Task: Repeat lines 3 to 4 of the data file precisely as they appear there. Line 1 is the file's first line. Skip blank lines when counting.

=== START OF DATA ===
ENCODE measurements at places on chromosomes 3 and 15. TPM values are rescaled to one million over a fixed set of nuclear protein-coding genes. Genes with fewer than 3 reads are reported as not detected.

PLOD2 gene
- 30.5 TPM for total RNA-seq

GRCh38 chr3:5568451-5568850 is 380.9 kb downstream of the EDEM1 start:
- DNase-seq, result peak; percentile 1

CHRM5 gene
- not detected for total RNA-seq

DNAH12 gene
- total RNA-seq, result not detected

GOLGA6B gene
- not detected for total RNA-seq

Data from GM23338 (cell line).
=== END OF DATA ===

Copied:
- 30.5 TPM for total RNA-seq

GRCh38 chr3:5568451-5568850 is 380.9 kb downstream of the EDEM1 start: